CAREER TIPS - How To Help Your Team Set Goals—And Crush Them
In business and in life, good things start with goals. Setting difficult but achievable ones helps teams unlock their true potential. Without them, development and progress are haphazard, if they occur at all.
Goal setting is one of the most difficult parts of management. Here’s what I’ve learned about setting goals effectively for my team:1. Start Small
While you want your team to accomplish great things, the best way to set goals is to start small. Biting off more than you can chew is discouraging.
If your team’s ultimate goal is to double revenue by the end of the year, break that goal down into smaller ones. If signing four new clients would boost your revenue by 10%, make that a monthly goal. Do that month-over-month, and you’ll have 120% more revenue by the year’s end—a healthy 20% beyond your annual goal.
Writing down your goals helps you commit them to memory. Post them in a visible location to keep them top of mind.
Don’t be picky about how or where your team does this. Maybe someone prefers to line their desktop monitor with Post-it notes. Perhaps others want to write down their goals on a whiteboard. Make sure they have the tools they need to work how and when they want.
A goal won’t do much for you if you don’t have a way to measure your progress. Saying that your goal is to have a successful month may be true, but how do you measure that?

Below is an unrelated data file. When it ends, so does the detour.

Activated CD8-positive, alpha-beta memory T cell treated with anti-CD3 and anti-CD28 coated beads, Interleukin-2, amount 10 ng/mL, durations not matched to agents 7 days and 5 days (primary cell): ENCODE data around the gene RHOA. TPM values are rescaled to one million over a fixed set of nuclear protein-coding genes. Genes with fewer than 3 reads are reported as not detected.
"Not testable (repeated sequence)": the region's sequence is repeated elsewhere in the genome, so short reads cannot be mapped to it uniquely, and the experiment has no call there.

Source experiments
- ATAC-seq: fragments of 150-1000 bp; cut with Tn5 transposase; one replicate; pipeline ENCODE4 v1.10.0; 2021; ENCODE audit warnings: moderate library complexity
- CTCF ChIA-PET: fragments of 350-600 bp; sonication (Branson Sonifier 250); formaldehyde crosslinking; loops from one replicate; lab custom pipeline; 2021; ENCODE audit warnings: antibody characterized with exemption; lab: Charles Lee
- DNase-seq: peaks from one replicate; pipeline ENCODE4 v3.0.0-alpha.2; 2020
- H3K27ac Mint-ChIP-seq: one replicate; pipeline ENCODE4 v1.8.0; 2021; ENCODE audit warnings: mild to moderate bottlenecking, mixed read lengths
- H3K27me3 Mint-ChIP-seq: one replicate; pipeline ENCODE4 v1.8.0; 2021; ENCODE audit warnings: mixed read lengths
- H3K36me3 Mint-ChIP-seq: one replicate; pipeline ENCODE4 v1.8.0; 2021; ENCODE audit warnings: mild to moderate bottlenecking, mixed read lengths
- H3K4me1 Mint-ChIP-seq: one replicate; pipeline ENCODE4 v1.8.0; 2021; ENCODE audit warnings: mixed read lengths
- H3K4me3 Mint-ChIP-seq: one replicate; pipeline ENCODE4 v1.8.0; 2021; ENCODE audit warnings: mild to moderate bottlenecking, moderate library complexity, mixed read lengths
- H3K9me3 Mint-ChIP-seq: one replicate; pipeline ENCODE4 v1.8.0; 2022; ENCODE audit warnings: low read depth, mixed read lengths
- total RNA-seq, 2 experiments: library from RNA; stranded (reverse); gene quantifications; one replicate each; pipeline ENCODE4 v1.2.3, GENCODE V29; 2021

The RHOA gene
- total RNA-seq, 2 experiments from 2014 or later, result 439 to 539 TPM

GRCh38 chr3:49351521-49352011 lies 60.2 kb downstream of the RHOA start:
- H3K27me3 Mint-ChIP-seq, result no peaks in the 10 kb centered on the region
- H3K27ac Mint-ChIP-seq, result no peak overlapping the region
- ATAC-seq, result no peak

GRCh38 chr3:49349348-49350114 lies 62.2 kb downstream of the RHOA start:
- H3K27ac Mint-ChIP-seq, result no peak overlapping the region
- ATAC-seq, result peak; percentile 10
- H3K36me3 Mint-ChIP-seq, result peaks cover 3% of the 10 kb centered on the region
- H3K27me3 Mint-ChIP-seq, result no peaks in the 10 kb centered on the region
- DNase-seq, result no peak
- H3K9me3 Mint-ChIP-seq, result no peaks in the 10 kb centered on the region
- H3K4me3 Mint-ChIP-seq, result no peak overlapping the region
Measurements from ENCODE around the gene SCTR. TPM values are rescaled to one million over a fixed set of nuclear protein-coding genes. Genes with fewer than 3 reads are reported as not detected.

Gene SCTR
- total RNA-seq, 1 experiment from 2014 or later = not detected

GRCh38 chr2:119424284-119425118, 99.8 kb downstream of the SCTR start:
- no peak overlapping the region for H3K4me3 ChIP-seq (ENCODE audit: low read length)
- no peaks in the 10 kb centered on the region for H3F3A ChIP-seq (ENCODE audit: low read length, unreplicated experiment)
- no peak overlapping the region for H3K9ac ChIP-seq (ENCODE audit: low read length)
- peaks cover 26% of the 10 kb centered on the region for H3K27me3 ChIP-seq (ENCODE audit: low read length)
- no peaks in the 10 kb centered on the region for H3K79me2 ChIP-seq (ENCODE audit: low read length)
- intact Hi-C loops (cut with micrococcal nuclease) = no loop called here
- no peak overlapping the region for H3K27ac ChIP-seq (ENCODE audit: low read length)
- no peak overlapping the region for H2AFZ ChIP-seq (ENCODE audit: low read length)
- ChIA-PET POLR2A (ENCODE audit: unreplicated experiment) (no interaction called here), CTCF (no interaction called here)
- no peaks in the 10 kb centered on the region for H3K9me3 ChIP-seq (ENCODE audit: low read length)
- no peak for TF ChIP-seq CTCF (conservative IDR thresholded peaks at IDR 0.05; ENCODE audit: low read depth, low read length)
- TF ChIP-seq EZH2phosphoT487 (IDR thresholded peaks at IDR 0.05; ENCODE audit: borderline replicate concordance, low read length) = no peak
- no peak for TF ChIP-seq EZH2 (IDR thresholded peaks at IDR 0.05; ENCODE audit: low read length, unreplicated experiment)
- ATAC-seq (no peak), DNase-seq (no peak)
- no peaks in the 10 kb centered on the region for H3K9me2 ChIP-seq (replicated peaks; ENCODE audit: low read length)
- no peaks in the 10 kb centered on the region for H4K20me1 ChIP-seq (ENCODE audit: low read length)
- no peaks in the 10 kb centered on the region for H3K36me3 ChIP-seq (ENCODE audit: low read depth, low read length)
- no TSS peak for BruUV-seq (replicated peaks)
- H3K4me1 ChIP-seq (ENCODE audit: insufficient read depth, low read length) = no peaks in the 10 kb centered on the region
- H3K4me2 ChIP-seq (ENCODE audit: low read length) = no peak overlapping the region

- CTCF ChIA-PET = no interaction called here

Make sure your goals can be quantified. Does “having a successful month” mean hiring two new team members? Converting a certain number of users from free to paid accounts?
Chances are, the goals you set with your team can’t be accomplished in a day. Long-term goals require frequent check ins. Touch base with your team at least once a week to gauge their progress.5. Offer Incentives
While it certainly feels good to achieve your goals, putting together the right incentive structure can promote progress through rewards. What the “right” incentives are will vary by your goals and team dynamics.
Some teams benefit from the competition.
Other teams benefit from collaboration.
Often, the best reward is simple recognition of a job well done. Praise each team member who achieves their goal.
This is best done among peers. A little bit of praise from you goes a lot further if the whole team hears it.
Hold a short team meeting each month to review what goals were met and to recognize who achieved each of them. Ask them about what they learned that they can pass on to the wider team.
Once you’ve accomplished one goal, don’t stop there. Think of each goal as a mile marker toward an even bigger goal. The moment you stop setting them, you begin to stagnate in your pursuit of that greater goal.
As you watch your team grow, be sure to keep track of the goals they’ve knocked out. You’ll be shocked at how far they—and you—have come.
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